As the individual develops, she thus becomes able to care for herself: to use the environment mentally to facilitate growth and make use of the relative failure of the good enough parent to maintain for herself the perfect environment where every felt need has its fulfillment. In this process the child’s ego builds defenses against the inevitable and even necessary failures of the good enough parent, and these defenses become our public selves and might be exercised in our creativity. This development does not cease in childhood but continues to the state of adult maturity, whatever that maturity might be. Our continuity of being need not ever cease in development nor need our engagement in creativity. Our childhood facilitating environments I learn (from so many sources, not least my therapy) are central to our existence. And so, later in the novel our narrator will inform us that his (or her) walk through the woods takes on meaning only because of his experience as a child—suggesting, of course, that our narrator somehow has been one of the characters in the novel. The narrator says that “what we see in delight might be no more than the faint perception of wearied souls if it were not for the sunshine and the grass in the far-off years, which still live in us and transform our perception.” The suggestion is that our childhood experiences set the patterns for our uses and understandings of the world. In the century before Winnicott, George Eliot was Winnicottian. Ah, but I despair of those childhood experiences that were devoid of “the young yellow-brown foliage of the oaks” that exist “between me and the blue sky, the white star-flowers and the blue-eyed speedwell and the ground ivy at my feet . . .”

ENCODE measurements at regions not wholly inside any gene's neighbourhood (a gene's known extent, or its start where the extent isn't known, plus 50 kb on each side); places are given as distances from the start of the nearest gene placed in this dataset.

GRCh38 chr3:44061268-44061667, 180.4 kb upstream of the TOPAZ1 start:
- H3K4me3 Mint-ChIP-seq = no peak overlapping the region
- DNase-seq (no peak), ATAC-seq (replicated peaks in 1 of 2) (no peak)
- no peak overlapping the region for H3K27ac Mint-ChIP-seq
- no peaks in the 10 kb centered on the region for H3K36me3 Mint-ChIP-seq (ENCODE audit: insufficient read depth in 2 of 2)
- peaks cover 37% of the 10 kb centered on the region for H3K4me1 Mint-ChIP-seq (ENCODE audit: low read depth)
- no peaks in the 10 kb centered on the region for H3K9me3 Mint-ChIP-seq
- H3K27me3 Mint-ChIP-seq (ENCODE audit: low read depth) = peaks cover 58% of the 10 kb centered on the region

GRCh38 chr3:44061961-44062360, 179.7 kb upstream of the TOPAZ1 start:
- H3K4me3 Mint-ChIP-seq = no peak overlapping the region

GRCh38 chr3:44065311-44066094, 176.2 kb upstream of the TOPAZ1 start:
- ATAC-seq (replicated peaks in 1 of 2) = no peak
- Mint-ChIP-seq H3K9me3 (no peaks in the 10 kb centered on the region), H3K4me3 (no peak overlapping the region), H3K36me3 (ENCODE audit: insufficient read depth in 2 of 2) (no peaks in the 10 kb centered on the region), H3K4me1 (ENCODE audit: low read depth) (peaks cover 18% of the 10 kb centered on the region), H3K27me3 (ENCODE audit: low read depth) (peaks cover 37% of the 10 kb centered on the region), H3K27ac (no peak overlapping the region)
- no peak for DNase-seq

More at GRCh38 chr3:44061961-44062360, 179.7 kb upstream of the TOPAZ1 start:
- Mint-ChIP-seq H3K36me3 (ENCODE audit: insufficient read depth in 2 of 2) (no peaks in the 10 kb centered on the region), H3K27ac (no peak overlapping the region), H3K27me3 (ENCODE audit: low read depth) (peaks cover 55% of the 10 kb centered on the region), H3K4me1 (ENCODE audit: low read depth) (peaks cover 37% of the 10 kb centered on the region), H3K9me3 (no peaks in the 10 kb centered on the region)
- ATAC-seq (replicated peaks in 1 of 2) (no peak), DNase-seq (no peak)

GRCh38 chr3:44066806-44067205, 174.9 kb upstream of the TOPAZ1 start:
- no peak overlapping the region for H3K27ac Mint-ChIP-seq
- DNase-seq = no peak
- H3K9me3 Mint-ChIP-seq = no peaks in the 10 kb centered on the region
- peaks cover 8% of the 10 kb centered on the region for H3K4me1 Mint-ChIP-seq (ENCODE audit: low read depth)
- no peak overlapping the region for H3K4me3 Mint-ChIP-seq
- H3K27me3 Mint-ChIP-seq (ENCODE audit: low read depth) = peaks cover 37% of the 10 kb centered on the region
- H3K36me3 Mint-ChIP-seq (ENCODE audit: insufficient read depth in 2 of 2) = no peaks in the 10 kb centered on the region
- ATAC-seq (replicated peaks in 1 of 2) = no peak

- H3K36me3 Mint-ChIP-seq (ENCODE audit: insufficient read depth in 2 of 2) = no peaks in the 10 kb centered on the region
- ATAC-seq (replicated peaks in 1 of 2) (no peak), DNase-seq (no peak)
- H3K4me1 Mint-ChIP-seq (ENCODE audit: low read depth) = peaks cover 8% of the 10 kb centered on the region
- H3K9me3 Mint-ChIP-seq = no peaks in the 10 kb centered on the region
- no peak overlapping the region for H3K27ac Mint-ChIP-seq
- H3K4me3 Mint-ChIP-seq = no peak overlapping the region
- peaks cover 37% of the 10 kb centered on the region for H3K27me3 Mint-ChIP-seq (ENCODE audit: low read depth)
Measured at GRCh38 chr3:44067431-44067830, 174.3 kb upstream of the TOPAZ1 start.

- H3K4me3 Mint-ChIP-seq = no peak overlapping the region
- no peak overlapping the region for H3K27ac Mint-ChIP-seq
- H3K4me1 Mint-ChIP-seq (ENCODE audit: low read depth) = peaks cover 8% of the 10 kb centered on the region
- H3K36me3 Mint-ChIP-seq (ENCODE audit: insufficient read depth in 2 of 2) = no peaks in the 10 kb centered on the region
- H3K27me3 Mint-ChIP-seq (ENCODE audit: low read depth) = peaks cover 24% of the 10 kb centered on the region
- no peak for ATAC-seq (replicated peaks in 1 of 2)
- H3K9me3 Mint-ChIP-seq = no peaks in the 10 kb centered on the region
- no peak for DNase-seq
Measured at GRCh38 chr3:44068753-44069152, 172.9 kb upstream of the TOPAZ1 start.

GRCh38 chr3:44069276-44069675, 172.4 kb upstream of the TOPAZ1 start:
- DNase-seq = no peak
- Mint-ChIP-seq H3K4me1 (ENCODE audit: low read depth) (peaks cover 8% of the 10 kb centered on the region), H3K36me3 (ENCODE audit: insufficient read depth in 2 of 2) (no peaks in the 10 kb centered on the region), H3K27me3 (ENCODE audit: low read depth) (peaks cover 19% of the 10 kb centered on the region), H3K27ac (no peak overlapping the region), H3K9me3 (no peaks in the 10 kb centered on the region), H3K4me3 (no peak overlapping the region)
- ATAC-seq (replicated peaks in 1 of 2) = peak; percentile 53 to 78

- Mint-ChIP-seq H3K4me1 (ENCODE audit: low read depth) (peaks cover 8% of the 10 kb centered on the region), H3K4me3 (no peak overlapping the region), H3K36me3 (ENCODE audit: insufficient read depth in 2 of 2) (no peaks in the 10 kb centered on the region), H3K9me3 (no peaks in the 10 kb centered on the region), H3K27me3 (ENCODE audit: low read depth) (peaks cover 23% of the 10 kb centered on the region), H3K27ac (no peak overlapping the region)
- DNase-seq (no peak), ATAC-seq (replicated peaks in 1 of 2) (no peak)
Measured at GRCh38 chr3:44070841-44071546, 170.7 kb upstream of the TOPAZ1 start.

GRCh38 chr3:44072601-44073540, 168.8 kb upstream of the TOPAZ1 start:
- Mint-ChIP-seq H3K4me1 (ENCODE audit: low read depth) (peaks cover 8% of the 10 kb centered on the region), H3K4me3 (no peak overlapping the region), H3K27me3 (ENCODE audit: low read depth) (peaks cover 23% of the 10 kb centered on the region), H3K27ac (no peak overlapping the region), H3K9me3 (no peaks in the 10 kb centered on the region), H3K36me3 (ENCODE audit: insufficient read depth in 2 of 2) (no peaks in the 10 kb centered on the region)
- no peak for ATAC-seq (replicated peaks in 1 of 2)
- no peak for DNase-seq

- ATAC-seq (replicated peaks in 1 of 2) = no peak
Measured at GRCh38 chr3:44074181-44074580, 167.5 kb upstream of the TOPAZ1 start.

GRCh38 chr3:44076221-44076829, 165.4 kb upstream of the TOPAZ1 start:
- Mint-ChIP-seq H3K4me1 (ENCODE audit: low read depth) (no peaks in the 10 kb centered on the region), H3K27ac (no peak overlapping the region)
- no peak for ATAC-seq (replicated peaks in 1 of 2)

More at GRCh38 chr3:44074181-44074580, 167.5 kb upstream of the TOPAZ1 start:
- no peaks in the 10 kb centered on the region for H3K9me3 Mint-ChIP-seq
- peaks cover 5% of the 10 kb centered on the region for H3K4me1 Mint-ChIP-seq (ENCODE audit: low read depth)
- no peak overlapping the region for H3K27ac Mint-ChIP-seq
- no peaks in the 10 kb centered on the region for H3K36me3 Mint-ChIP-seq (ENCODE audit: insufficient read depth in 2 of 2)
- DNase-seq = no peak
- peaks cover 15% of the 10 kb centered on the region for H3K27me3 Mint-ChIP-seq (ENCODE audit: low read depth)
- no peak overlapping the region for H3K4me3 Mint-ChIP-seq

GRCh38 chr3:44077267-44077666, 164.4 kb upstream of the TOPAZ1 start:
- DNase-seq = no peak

I meet too many of those other environments every day in the classroom.

25 July 2016

Inspired by Tonight's Playlist

The Rolling Stones sing,
You can’t always get what you want
But if you try sometimes, you just might find,
You get what you need.
     I have always taken that sentiment to heart (even for myself at times), espoused the admonition as if it were gospel to any number of people who bemoaned their unfulfilled longings, and tried to manage my wants and desires so that when I might try, sometimes I could get what I needed.